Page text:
Enjoy!
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Old 03-10-17, 04:20 AM
  #1265  
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Originally Posted by bikecrate View Post
Finished The Battle for Spain: The Spanish Civil War 1936-1939 by Antony Beevor. I knew some of the overview of the conflict, but this was a good detailed account that was well written.
Might give that one a try, could do with reading some more modern history.

Currently reading Neil Gaiman's Anansi Boys for the umpteenth time. Very much looking forward to the Good Omens adaptation the BBC are planning.
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Old 03-10-17, 02:33 PM
  #1266  
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The Witcher - fantasy series about the witcher Geralt of Rivia. Just started read The Time of Contempt , and I really like references to classic fairy tales.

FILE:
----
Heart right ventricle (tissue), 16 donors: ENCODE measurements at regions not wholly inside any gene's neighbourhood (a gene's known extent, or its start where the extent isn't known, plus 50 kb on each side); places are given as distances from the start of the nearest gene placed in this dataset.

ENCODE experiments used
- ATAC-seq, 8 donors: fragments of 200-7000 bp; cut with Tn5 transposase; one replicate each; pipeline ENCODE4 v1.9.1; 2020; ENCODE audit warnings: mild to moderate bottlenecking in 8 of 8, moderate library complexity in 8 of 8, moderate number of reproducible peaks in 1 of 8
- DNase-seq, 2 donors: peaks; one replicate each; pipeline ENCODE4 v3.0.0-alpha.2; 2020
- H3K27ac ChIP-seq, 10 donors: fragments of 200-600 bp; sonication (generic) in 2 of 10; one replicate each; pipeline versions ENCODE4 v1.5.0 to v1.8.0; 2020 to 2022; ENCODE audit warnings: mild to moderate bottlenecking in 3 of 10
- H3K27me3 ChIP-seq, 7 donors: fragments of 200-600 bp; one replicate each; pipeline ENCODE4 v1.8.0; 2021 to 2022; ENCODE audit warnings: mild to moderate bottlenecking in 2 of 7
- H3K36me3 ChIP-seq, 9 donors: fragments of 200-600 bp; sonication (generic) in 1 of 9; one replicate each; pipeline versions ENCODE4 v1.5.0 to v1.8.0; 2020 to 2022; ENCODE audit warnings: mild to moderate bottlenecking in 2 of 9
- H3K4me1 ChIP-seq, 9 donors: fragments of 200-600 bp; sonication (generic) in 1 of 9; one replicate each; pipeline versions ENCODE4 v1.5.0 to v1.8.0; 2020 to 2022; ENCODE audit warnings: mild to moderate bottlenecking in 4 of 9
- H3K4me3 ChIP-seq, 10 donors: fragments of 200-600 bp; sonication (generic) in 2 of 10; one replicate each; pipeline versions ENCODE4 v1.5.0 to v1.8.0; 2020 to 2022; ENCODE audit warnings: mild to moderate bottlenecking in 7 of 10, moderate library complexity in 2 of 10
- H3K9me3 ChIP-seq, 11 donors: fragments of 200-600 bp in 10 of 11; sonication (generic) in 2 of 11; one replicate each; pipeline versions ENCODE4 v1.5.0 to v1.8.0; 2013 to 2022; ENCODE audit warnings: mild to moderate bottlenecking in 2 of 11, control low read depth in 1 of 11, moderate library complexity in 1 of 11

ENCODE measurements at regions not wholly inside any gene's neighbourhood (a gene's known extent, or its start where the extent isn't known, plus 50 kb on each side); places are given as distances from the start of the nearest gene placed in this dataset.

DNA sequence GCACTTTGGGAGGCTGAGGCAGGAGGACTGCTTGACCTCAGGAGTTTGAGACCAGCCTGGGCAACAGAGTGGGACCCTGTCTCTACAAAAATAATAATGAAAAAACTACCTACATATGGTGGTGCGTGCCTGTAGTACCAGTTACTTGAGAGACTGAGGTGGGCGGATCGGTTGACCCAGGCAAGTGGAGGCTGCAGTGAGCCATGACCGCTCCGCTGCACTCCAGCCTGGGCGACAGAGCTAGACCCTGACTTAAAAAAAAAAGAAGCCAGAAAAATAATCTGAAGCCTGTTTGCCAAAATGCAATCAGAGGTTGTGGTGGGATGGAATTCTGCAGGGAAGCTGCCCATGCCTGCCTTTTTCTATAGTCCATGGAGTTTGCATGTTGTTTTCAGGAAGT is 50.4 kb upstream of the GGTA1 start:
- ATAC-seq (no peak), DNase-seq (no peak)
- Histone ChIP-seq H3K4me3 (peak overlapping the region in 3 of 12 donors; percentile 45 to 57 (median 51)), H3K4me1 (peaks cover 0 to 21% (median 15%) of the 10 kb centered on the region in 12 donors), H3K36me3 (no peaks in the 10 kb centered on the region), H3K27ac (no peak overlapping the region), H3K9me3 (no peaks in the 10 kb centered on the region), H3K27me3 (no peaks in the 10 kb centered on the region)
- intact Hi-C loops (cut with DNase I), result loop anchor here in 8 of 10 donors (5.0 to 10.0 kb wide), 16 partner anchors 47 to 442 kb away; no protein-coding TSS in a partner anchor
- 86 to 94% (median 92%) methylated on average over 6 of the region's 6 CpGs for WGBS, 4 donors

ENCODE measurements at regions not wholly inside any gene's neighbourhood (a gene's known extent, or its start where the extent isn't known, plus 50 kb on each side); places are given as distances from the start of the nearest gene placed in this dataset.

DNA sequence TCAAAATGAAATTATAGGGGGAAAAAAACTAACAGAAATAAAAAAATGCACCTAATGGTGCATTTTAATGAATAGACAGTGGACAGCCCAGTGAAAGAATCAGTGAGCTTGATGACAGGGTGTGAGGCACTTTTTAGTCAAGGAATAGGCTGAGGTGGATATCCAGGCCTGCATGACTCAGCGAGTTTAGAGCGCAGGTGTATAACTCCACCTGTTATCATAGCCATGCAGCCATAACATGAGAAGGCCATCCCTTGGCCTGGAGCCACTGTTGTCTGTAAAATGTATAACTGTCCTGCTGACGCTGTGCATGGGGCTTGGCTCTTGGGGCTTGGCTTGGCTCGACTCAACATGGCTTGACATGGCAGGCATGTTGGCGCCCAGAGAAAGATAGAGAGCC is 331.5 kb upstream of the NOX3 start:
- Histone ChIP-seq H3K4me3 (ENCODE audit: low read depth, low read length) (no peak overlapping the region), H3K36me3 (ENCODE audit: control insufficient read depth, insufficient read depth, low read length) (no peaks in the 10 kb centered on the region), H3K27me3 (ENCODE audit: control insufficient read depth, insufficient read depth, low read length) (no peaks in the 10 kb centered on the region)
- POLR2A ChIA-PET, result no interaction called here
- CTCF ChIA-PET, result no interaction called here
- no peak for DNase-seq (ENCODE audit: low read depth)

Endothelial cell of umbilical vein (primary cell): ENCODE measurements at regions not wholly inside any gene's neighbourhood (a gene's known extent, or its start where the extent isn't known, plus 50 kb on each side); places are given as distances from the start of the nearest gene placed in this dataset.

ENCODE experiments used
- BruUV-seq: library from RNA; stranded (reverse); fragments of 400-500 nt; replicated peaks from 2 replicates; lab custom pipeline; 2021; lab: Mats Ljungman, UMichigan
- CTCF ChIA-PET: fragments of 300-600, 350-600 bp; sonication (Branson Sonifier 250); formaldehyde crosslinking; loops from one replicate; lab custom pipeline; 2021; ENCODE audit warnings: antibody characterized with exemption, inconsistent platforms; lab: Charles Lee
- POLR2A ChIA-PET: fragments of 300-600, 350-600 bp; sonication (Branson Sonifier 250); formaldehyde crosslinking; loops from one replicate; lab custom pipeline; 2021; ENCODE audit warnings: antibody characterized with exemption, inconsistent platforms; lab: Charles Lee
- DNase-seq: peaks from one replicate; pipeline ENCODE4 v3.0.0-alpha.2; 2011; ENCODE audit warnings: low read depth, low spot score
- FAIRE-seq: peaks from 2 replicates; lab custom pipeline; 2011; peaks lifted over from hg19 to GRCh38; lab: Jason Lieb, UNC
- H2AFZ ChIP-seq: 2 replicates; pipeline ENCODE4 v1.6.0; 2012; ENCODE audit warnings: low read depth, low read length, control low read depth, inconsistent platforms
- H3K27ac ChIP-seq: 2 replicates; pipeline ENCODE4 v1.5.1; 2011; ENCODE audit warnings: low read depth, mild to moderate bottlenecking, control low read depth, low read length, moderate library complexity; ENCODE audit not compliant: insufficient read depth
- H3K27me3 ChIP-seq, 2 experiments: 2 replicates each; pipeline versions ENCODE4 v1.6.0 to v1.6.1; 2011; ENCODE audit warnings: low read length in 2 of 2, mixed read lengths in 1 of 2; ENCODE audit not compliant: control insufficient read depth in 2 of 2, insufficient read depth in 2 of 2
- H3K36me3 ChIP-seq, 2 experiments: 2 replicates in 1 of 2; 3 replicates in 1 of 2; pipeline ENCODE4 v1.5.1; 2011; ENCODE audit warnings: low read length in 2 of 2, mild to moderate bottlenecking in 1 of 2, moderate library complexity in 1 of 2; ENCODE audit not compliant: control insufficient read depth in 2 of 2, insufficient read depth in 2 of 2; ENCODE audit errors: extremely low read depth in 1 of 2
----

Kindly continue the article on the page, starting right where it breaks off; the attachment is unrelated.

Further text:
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Old 03-13-17, 09:44 AM
  #1267  
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Finished listening to the The Whites, a police novel set in the 1990's South Bronx, by Harry Brandt.Good book.

Started listening to the Vietnam War novel Fields of Fire, by James Webb.
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Old 03-13-17, 05:07 PM
  #1268  
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just finished THE BELL JAR & ARIEL ****************************************??? still reading DIARY by palahniuk ... fieds of fire is a great book you also might like THE MAKING OF A QUAGMIRE by halberstam
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Old 03-13-17, 09:53 PM
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Originally Posted by jack pot View Post
just finished THE BELL JAR & ARIEL ****************************************??? still reading DIARY by palahniuk ... fieds of fire is a great book you also might like THE MAKING OF A QUAGMIRE by halberstam